"Putin's Will"


Karl Grobe noted in an editorial in left-of-center Frankfurter Rundschau (8/18):  "Vladimir Putin was at the controls of a Russian supersonic fighter plane and a picture was taken.  We may wonder what was the reason for this move, but an answer is easy:  to demonstrate that Russia is still able to flex its military muscles; he also wanted to show in a discretionary way, who is in control of power.  At the same time, Russia succeeded in firing an intercontinental missile and conducted joint maneuvers with China in the Yellow Sea.  It also included maneuvers with amphibious equipment and both countries hardly simulated an invasion of North Korea but rather on Taiwan....  With it Beijing wants to signal to the United States what it will be willing to do if Washington supports Taiwan in case Taipei declares its independence.  We cannot insinuate that Putin is following in the wake of China, but he rather wants to emphasize his claim to be a major power with its own capability to act and to act without the support of an alliance, if necessary against the United States."




Business daily Handelsblatt of Duesseldorf (8/18) argued:  "The first joint Russian-Chinese maneuver is a demonstration of power.  Officially, it has been declared as an exercise for peace missions, but the saber rattling of both countries in times of highest nervousness because of Iran and North Korea's nuclear programs is a clear signal mainly to the United States.  A new military cooperation is developing which must clearly be seen a counter model to NATO.  With this cooperation, China and Russia are emphasizing their insistence on an order they describe as a multipolar world.  Both nuclear powers do not want to be subject to Washington's diktat like with the U.S. unilateral move in Iraq.  This is understandable and a well-balanced global order must be welcome, but Moscow and Beijing are not the right candidates to establish it.  They should rather support the UN in its peacekeeping missions according their own strength....  Both countries must finally also exert greater pressure on their friends in Pyongyang and Tehran to prompt them to give up their nuclear plans.  This would really give Moscow and Beijing a more important role in the world....  And Russia must finally make up its mind about whether it considers its Asian partner a threat or a partner.  To do both things at the same time--to stir up fears and to supply weapons--this does not work."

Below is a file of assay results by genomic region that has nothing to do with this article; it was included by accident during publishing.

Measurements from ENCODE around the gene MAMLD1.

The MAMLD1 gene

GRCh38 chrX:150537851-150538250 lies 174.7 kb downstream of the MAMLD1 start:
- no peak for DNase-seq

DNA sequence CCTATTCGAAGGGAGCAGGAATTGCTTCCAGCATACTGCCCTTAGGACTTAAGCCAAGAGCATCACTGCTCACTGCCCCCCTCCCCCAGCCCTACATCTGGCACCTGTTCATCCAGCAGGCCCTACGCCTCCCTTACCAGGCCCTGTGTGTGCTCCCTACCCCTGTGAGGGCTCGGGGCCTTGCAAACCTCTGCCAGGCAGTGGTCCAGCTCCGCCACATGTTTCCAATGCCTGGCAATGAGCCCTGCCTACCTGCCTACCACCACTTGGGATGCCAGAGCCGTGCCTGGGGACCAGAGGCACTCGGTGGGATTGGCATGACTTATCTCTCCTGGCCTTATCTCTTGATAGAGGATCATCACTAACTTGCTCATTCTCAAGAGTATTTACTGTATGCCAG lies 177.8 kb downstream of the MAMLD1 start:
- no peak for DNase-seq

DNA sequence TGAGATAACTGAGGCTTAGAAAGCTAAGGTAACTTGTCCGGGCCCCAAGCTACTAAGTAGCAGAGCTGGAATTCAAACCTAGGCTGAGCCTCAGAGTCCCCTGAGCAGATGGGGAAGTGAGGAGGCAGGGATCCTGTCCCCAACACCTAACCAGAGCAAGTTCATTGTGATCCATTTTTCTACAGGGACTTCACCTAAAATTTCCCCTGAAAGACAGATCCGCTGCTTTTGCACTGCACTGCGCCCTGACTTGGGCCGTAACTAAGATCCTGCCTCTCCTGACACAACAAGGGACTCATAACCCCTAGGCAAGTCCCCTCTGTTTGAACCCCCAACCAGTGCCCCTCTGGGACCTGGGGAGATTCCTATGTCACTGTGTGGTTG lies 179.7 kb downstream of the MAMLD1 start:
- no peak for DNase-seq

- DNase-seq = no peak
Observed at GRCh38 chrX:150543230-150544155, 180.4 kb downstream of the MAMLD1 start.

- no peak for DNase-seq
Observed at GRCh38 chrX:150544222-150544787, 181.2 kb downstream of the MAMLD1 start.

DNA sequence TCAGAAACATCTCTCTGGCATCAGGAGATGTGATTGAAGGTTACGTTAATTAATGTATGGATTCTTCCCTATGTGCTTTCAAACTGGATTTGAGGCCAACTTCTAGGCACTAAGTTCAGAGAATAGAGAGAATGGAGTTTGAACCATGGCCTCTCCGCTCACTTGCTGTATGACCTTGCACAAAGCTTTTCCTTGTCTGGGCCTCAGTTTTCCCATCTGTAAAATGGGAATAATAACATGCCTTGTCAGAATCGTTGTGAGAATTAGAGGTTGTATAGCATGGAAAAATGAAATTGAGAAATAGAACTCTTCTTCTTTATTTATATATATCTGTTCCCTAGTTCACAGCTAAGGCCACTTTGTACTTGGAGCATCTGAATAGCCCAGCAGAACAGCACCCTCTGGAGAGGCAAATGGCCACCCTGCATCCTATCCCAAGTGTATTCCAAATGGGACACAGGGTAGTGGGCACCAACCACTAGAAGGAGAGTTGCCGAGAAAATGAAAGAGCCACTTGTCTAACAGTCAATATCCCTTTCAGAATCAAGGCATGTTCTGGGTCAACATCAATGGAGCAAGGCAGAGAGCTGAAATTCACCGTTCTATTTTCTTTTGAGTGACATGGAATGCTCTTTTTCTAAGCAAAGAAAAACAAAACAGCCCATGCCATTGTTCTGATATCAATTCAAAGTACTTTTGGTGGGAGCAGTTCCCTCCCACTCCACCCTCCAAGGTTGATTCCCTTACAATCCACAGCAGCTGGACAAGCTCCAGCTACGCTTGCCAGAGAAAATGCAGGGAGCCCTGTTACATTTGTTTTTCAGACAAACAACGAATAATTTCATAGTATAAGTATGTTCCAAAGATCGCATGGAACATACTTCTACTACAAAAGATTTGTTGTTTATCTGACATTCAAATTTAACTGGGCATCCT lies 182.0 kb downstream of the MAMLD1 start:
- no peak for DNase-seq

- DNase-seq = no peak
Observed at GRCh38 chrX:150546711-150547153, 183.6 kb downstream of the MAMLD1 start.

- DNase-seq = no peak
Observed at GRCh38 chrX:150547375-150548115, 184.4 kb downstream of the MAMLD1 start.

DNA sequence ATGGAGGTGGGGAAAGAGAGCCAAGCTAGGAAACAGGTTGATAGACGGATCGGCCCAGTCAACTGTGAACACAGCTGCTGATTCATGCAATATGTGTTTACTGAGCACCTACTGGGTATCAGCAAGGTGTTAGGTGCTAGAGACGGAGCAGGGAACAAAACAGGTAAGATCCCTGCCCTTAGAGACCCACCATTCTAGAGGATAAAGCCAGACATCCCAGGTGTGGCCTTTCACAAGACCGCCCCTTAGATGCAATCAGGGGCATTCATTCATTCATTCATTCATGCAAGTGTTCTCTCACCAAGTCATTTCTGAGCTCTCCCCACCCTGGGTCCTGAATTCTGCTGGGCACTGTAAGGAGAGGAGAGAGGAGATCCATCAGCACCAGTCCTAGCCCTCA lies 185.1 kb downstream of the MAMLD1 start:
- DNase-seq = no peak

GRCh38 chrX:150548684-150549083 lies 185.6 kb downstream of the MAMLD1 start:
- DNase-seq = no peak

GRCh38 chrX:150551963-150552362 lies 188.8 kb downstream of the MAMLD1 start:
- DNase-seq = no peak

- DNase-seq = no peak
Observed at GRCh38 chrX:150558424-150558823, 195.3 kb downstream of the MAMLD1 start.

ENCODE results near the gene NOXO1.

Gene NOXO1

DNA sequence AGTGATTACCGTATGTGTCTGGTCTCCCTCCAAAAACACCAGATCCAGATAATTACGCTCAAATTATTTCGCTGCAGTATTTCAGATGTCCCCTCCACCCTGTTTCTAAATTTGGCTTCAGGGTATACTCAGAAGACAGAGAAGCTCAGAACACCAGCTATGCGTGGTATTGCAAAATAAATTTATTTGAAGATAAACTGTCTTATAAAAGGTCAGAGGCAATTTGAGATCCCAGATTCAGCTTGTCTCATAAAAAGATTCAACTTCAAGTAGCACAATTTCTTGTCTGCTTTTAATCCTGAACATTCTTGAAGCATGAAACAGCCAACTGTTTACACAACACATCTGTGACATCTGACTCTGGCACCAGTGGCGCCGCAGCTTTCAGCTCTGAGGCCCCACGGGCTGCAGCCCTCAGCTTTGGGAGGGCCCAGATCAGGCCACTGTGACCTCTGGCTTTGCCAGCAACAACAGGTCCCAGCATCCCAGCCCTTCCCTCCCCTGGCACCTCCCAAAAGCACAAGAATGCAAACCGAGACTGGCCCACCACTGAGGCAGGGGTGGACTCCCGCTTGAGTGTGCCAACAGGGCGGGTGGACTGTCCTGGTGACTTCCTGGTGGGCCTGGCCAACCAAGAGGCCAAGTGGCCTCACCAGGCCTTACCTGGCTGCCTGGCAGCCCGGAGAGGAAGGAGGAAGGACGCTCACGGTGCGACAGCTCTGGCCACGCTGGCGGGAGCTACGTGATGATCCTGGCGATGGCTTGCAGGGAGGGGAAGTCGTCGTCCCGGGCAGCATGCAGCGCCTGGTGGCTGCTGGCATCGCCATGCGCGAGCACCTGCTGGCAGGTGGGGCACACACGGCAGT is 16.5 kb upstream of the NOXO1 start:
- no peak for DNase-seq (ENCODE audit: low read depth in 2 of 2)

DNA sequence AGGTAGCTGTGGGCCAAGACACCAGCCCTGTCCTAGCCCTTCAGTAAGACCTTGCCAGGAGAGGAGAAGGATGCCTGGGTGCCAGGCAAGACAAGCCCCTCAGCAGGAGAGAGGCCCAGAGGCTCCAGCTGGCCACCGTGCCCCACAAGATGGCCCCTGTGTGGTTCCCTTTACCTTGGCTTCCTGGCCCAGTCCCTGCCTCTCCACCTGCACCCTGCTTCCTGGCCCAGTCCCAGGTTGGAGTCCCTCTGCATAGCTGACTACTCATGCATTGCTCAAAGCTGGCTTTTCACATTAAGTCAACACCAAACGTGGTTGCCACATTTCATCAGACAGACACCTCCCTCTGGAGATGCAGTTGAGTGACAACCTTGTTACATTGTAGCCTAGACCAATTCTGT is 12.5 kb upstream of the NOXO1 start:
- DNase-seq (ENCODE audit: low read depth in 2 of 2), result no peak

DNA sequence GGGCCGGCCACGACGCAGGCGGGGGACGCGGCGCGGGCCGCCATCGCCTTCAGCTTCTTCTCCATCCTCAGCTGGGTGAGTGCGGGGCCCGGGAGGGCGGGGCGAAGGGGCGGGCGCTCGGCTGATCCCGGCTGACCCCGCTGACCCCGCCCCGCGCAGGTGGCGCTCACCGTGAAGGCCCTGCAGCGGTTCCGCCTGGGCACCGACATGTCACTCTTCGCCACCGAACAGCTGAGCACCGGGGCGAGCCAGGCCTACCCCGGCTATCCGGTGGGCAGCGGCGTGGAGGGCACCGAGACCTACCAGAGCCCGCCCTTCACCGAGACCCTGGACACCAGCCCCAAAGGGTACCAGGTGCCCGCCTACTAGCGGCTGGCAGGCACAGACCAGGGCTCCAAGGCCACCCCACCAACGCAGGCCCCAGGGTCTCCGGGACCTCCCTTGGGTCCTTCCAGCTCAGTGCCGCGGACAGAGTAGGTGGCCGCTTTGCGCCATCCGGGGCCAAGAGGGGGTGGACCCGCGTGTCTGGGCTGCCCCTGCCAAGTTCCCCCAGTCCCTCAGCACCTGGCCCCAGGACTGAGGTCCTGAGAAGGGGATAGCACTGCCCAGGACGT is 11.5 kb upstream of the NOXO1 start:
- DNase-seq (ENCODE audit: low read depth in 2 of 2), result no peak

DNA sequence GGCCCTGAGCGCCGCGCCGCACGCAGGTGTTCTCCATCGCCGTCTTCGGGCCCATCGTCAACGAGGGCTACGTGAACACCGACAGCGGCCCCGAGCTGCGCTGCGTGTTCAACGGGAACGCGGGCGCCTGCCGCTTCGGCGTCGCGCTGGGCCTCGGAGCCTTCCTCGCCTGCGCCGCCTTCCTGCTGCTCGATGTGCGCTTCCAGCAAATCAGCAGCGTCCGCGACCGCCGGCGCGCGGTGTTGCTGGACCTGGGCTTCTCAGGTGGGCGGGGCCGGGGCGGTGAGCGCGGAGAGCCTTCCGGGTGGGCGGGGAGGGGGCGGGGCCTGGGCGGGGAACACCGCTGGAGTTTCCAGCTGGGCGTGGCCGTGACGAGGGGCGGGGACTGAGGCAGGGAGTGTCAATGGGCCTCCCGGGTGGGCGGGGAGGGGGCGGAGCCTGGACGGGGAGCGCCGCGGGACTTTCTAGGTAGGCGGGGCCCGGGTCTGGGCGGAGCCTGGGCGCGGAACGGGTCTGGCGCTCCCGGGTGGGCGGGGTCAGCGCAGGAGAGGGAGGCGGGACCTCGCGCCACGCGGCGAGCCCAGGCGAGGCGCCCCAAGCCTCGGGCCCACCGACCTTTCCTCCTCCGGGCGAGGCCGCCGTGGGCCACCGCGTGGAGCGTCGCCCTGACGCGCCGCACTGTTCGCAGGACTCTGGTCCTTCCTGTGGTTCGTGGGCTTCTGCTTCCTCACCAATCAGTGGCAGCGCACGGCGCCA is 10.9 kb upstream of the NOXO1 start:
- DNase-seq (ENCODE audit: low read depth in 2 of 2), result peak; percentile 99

Right-of-center Straubinger Tageblatt/Landshuter Zeitung (8/18) opined:  "While the Berlin government criticizes Washington's consideration to develop mini nukes, it remains silent when it comes to Russia and China developing and testing nuclear super weapons.  After the Bundestag elections, the new government (led either by Schröder or Merkel) has the task to eliminate these imbalances and to re-balance foreign and security policies.  Irrespective of whether the new dangers develop or not, Berlin is well-advised to turn more to its traditional allies.  The Russian and Chinese power policy activities will have far-reaching consequences when they are continued."


ITALY:  "Washington Has A Problem In Asia"


Maurizio Molinari stated in centrist, influential La Stampa (8/19):  “Washington observes Chinese-Russian maneuvers and decides to maintain a low-profile but makes it known that it has its eyes wide open in fear that the basis of a strategic regional pact aims at reducing the U.S. presence in Asia....  On one hand, Washington softened its tone and said it ‘was informed by both capitals of what is about to happen,’ but on the other hand, emphasized the hope that ‘the maneuvers be conducted in a way that sustains an objective of regional stability that the U.S. shares with China and Russia’....  The fear that transpires from State Department circles concerns the possibility of the birth of a regional alliance inclined to progressively reduce U.S. influence in an area considered of great importance for conducting operations in the war on terrorism.  It was no coincidence that yesterday, Secretary of Defense Donald Rumsfeld reiterated the importance of bases in central Asia for sustaining ‘the continuation of operations in Afghanistan.’ ”


RUSSIA:  "No Carpet Bombings"